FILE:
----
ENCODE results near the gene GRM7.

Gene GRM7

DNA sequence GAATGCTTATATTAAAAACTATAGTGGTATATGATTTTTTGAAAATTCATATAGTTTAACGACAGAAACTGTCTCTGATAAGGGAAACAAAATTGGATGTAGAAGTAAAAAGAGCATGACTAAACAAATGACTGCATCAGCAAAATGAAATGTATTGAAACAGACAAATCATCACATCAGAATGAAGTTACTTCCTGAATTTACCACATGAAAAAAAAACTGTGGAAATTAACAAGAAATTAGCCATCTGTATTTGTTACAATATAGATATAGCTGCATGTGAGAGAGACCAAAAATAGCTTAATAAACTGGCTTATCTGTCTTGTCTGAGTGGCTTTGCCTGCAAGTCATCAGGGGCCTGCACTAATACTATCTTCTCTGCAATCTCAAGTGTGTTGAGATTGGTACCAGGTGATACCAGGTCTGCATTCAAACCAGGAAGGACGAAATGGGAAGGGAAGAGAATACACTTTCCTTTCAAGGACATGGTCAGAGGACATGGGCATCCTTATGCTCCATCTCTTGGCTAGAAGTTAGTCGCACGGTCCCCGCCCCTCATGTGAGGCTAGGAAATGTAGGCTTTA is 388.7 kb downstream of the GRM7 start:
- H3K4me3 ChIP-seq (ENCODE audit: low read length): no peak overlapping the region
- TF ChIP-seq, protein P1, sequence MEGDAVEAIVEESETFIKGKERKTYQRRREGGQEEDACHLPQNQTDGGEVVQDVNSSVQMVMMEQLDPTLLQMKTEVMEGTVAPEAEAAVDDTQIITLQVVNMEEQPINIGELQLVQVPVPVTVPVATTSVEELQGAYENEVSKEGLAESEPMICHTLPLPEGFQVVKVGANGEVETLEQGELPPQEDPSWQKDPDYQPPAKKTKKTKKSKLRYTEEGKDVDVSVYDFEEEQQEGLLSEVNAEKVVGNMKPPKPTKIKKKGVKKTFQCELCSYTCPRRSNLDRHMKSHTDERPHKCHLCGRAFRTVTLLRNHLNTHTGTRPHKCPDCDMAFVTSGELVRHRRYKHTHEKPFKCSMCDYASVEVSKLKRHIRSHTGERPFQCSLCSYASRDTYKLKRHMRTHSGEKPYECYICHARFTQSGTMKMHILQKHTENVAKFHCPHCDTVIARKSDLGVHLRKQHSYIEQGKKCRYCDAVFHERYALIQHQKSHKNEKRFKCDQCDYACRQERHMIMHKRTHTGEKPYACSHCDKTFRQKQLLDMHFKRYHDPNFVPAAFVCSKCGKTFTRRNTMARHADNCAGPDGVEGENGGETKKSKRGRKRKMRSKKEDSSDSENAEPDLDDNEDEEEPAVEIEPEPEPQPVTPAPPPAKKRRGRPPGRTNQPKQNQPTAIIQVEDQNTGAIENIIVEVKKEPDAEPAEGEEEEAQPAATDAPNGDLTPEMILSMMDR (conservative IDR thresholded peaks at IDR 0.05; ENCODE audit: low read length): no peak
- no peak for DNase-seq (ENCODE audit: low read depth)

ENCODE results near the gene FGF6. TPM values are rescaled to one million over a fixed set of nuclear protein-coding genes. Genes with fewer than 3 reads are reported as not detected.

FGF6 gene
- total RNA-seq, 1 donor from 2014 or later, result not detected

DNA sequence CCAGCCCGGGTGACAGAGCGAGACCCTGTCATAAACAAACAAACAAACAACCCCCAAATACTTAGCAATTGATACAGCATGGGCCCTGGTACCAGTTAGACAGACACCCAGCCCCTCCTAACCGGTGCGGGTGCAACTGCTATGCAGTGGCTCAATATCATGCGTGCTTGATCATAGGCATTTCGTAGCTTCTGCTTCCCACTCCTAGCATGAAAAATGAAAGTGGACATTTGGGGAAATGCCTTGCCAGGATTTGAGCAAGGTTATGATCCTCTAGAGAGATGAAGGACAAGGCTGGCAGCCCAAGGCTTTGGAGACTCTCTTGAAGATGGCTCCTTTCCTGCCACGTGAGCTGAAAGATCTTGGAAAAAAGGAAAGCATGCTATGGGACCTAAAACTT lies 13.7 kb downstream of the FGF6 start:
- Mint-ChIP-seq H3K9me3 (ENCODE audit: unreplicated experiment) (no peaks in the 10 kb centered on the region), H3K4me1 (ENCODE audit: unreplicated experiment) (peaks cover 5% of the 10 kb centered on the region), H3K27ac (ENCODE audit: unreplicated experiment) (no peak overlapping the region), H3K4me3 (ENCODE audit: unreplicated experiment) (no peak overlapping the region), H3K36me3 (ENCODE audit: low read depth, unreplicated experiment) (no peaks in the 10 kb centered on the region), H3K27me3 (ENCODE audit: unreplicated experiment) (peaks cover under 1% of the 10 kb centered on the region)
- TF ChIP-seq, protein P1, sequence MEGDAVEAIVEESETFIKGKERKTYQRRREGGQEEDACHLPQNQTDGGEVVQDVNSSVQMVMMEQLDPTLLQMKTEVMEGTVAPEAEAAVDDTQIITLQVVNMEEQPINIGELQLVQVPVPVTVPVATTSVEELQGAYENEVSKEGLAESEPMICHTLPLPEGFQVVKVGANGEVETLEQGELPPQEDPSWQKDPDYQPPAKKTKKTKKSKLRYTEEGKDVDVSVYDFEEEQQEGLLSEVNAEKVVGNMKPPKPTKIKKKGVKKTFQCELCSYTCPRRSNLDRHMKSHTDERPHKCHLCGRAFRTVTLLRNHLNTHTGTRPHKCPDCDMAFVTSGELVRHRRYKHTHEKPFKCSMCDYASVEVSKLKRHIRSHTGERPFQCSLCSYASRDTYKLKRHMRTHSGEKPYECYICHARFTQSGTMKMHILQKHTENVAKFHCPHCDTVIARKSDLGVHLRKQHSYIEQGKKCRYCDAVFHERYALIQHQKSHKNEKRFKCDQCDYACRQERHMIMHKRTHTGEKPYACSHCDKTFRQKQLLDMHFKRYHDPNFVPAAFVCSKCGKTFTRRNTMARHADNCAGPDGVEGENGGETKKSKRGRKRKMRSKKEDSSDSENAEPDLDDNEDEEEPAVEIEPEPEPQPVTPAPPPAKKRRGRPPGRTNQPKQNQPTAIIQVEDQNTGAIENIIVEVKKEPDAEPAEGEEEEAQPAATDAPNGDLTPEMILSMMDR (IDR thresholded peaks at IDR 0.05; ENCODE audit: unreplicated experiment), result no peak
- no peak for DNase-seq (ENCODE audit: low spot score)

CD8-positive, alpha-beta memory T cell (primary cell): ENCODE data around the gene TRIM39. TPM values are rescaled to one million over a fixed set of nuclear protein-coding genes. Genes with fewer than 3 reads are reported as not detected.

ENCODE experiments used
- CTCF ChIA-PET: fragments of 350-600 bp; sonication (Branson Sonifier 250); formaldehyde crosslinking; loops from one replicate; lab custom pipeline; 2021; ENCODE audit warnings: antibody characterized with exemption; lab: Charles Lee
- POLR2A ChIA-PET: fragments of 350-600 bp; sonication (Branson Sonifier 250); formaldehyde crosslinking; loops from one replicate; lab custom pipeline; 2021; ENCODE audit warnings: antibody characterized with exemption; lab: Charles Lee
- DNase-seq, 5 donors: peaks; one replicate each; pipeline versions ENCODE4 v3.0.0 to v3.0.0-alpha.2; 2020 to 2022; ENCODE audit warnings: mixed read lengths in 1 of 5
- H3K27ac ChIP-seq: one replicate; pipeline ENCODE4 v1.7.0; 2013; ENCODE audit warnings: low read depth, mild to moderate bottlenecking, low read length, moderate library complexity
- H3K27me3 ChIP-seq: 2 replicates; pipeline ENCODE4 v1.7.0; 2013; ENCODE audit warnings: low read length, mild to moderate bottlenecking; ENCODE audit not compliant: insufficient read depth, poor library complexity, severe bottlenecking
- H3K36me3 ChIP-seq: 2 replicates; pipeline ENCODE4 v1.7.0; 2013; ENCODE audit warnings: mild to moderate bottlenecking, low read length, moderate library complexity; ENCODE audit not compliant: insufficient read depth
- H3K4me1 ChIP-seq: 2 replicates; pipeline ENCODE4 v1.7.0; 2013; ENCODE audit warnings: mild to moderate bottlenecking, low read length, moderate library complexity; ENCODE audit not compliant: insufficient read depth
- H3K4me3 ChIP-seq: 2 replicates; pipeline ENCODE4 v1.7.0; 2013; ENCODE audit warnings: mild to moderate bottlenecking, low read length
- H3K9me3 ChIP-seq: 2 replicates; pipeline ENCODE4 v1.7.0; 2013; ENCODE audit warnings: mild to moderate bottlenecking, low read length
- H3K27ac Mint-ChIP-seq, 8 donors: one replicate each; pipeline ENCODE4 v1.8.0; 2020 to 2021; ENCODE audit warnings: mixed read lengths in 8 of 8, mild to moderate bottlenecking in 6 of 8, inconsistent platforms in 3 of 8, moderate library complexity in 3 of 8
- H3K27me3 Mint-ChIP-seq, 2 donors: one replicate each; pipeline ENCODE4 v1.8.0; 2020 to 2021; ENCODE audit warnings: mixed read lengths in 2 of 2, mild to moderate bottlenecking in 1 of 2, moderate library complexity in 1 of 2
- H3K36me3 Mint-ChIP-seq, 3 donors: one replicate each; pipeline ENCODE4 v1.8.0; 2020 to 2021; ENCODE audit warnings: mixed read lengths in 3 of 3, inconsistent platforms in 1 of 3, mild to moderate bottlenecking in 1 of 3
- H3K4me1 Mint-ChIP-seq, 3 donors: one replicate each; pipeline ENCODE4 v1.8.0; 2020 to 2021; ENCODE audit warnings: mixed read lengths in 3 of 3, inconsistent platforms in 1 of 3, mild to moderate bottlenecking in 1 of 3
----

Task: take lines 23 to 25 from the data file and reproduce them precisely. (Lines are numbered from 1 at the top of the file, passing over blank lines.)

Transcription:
- H3K4me3 ChIP-seq: 2 replicates; pipeline ENCODE4 v1.7.0; 2013; ENCODE audit warnings: mild to moderate bottlenecking, low read length
- H3K9me3 ChIP-seq: 2 replicates; pipeline ENCODE4 v1.7.0; 2013; ENCODE audit warnings: mild to moderate bottlenecking, low read length
- H3K27ac Mint-ChIP-seq, 8 donors: one replicate each; pipeline ENCODE4 v1.8.0; 2020 to 2021; ENCODE audit warnings: mixed read lengths in 8 of 8, mild to moderate bottlenecking in 6 of 8, inconsistent platforms in 3 of 8, moderate library complexity in 3 of 8